Peter Sagan (Cannondale) won stage 3 of Tirreno-Adriatico on Friday in Narni Scalo, Italy, topping overall leader Mark Cavendish (Omega Pharma-Quick Step) in a bunch finish.
André Greipel (Lotto-Belisol) was third.
“I beat the best sprinters of the peloton and this is a great satisfaction,” said Sagan. “My goal for the Tirreno is reached, now we’ll see day-by-day.”
Cavendish maintained his overall lead.
The 190km stage unfolded under heavy clouds and rain. A number of riders tried late escapes inside the final 20km, with Juan Antonio Flecha (Vacansoleil-DCM) and Lars Boom (Blanco) launching back-to-back flyers on the descent from the Madonna Scoperta. Boom was able to snap the leash on the descent, pushing ahead of the Orica-led bunch as it approached the finish circuit at Narni Scalo.
When the peloton came through the finish, Boom sat just 100 meters off the front. Orica backed off, seemingly intent to let the Dutchman sit a little longer, but with just over 7km to go, the bunch was all together.
Orica continued to push the pace at the front, now with just a single rider, and Cavendish’s Omega Pharma teammates massed behind, positioning the blue leader’s jersey in sixth wheel. Vacansoleil-DCM made a bid to overtake the front of the group on the right side of the road.
When the tarmac pinched on a tight, right-hand corner with 2.9km to go, Cavendish and two of his mates found themselves forced to take the outside line on a round-about. The sharp turn required a speed dump and the men lost more than 20 positions in the bunch.
Soon after, Matteo Rabottini (Vini Fantini-Selle Italia) attacked, but could only muster a handful of seconds before dropping back through the bunch. Sergey Lagutin (Orica) put in a dig on a ramp 3km from the line and took a quick five seconds. Looking over his left shoulder, Lagutin pushed out to an eight-second advantage with 1.8km to go, and with a technical approach to the finish in front of him.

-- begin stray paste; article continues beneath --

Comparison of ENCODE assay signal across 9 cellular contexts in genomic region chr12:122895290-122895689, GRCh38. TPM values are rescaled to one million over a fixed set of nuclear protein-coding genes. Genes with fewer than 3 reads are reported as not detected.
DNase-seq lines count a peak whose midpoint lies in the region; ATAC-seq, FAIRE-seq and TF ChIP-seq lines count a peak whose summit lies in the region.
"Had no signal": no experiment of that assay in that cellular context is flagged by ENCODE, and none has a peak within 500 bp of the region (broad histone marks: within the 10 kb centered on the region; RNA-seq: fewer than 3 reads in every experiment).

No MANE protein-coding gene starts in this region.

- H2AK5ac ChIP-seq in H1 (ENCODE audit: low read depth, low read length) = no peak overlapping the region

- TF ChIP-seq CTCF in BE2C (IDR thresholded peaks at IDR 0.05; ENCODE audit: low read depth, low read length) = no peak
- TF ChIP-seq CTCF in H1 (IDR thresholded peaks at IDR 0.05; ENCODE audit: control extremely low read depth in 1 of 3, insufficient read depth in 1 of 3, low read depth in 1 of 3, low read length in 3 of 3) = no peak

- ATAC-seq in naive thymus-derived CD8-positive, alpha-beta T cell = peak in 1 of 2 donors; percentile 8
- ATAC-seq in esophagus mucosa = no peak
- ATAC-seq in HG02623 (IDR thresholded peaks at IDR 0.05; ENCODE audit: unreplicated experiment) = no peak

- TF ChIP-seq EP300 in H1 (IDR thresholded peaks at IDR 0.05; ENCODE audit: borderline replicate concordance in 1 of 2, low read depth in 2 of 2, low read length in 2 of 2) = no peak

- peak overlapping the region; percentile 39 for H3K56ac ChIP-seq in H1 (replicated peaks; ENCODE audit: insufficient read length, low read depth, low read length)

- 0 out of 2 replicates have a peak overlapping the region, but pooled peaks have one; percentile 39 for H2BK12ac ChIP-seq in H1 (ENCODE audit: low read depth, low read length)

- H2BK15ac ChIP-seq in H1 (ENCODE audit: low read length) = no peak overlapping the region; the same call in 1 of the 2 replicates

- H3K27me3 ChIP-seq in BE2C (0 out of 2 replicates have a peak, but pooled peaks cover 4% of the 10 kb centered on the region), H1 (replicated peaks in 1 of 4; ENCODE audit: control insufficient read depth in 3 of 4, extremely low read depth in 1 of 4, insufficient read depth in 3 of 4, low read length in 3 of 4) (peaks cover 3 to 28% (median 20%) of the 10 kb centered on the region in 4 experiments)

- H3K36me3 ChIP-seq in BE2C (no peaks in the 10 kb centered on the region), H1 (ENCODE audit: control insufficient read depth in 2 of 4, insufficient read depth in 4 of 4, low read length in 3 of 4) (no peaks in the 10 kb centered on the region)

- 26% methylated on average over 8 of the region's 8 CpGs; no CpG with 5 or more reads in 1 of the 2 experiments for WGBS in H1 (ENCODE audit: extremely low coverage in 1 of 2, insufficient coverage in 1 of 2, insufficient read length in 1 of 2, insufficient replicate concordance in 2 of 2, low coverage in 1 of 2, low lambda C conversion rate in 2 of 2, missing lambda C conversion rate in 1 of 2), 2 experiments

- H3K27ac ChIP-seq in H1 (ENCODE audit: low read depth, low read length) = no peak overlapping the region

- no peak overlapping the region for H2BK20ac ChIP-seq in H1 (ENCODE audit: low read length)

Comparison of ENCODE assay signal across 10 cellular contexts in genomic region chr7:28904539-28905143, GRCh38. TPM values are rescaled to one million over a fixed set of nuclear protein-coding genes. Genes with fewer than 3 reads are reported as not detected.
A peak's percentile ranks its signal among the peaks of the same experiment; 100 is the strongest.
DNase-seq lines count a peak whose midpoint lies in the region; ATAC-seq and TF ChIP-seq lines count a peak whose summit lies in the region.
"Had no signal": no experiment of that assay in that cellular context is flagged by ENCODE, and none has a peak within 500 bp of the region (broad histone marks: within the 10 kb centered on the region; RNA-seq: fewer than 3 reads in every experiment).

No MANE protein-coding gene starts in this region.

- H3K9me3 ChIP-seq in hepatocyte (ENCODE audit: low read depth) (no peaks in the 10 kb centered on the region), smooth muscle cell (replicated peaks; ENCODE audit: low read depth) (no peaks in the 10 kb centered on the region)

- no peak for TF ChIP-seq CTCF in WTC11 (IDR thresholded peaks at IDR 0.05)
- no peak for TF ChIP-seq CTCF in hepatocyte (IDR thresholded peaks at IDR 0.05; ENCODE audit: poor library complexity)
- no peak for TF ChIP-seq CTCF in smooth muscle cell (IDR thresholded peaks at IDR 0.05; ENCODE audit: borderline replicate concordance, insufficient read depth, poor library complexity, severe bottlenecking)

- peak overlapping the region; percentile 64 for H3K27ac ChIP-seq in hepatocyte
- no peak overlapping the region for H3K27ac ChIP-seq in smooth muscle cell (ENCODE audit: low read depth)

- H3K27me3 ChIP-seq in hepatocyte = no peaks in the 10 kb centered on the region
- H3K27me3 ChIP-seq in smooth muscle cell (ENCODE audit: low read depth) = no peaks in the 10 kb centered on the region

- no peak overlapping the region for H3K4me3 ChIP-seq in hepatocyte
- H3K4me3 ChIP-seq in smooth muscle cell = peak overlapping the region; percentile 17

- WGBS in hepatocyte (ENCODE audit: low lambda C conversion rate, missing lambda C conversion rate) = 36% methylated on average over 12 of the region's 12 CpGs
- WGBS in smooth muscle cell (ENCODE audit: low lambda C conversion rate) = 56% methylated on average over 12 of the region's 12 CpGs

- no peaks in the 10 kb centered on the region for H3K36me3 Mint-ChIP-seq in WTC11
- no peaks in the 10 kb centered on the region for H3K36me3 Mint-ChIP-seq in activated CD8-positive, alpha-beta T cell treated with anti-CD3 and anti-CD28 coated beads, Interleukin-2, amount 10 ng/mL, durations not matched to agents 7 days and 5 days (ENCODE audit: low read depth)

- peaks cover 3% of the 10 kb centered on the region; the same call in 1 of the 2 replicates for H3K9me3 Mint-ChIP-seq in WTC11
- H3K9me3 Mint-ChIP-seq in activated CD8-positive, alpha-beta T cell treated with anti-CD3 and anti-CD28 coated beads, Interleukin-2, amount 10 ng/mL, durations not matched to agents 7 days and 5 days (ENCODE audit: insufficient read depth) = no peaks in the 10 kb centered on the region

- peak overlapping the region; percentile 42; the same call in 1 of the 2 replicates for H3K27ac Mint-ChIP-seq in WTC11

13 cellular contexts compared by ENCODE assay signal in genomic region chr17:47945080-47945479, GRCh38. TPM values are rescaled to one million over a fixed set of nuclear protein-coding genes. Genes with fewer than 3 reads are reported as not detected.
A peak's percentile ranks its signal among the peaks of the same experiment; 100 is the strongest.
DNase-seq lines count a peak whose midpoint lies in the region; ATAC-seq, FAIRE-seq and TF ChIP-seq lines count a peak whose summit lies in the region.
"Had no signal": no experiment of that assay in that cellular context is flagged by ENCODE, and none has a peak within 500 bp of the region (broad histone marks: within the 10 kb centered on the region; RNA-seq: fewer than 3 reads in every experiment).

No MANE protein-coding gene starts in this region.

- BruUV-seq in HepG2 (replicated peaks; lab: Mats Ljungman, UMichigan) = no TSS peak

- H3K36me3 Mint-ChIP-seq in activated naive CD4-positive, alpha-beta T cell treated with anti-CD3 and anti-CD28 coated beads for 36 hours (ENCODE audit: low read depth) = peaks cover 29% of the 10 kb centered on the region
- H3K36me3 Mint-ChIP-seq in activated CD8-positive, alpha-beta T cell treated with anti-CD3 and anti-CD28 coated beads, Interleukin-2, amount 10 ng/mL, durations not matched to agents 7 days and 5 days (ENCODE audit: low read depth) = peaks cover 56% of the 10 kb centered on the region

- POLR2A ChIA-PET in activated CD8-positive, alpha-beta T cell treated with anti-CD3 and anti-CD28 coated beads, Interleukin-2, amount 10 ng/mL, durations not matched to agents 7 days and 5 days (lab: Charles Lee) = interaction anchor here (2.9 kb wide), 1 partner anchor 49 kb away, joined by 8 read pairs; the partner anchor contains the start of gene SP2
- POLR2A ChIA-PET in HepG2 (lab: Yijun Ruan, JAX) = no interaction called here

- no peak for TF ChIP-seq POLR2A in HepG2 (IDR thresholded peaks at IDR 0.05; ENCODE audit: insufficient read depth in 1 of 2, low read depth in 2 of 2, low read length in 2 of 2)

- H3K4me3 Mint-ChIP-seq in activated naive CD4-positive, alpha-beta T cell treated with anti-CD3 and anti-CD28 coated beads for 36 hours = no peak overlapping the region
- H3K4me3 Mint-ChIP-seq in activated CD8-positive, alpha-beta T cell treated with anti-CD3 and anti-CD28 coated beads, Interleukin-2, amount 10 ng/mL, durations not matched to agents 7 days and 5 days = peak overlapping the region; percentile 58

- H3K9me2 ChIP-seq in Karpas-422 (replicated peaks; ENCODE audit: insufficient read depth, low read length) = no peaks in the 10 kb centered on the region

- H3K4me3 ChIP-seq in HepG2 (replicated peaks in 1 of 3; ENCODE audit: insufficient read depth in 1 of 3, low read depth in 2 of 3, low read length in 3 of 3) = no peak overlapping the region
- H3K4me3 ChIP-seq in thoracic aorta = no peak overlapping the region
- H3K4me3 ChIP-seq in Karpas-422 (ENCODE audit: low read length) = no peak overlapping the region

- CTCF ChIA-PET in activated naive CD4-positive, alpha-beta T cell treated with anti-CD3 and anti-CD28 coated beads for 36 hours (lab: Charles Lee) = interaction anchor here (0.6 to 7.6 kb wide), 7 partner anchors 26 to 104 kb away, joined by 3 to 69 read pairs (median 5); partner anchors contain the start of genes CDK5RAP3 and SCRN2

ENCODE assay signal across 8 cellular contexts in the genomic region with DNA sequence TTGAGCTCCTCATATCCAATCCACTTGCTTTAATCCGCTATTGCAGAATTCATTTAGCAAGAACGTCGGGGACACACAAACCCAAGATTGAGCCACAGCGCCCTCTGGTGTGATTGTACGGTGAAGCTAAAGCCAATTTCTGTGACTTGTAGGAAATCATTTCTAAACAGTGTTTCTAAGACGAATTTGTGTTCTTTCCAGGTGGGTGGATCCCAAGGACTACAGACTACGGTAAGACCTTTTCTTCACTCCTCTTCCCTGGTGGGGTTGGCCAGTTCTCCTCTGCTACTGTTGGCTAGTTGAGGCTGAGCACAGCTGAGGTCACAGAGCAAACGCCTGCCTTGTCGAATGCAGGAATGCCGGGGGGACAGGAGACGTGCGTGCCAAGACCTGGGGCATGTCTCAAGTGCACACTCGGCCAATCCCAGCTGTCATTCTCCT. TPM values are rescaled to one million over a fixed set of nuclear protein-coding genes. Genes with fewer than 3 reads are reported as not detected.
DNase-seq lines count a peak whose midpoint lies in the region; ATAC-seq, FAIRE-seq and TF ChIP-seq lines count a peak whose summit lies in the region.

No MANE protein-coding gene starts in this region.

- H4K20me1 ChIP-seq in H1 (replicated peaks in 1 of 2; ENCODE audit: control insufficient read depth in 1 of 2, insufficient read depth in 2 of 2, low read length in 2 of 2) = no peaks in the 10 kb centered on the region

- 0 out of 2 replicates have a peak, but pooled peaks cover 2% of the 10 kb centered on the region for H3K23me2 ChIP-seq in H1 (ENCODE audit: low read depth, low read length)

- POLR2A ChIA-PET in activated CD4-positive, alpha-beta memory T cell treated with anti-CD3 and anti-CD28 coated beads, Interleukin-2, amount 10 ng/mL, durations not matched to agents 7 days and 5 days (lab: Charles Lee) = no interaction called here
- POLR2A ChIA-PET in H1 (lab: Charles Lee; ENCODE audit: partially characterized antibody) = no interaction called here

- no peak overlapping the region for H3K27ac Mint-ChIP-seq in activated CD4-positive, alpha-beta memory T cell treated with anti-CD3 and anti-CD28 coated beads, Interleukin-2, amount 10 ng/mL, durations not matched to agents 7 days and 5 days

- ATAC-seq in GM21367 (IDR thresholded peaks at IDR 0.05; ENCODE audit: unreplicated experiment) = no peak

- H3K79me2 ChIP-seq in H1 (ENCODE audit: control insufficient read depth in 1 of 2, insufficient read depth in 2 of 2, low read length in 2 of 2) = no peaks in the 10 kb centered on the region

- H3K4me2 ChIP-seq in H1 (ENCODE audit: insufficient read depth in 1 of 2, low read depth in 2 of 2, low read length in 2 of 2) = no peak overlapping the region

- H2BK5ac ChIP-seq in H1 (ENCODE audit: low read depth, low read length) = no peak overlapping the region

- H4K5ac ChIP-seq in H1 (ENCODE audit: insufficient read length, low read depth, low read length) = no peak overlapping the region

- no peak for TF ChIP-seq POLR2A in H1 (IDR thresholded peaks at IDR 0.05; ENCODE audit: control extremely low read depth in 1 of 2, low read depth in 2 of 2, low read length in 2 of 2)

The Uzbek rider was committed to a bid for the stage win, but carried just four seconds under the 1km to go kite. The bunch closed on him quickly, erasing his lead with 800 meters to go.
“[The last kilometer] was good, there was the climb that we did very hard, I think the sprinters felt in their legs,” said Sagan. “Orica pulled in the sprint, we were all lined out. I got on Greipel’s wheel. In the last meters, Mark moved up, he didn’t have men, we were fighting for Greipel’s wheel. I put my hand out to stop him! No, I’m kidding. Our shoulders rubbed, but nothing major.”
Gerald Ciolek (MTN-Qhubeka) opened the sprint in the center of the road, but Sagan burst to the right of a surging Greipel with 200 meters to go. Cavendish couldn’t come off the wheel of the Slovak champion and had to settle for second.
“Gert [Steegmans] brought me up in the last 500 meters, I tried to get on Greipel’s wheel. Peter did a really good job of fighting it back for it, so I went on his wheel,” said Cavendish. “Those narrow roads, if you don’t start your sprint early it’s difficult, you are already spinning out. I gambled sitting behind, but in the end I ran out of meters to come around Peter. It was just a fast sprint, he sat in the saddle for much of it.”
Greipel was third and Ciolek fourth.
The 48th Tirreno-Adriatico continues Saturday with the key, 173km fourth stage from Narni to Prati di Tivo. The mountaintop finish at the ski station should prove pivotal for the general classification. The race ends Tuesday.
Gregor Brown contributed to this report.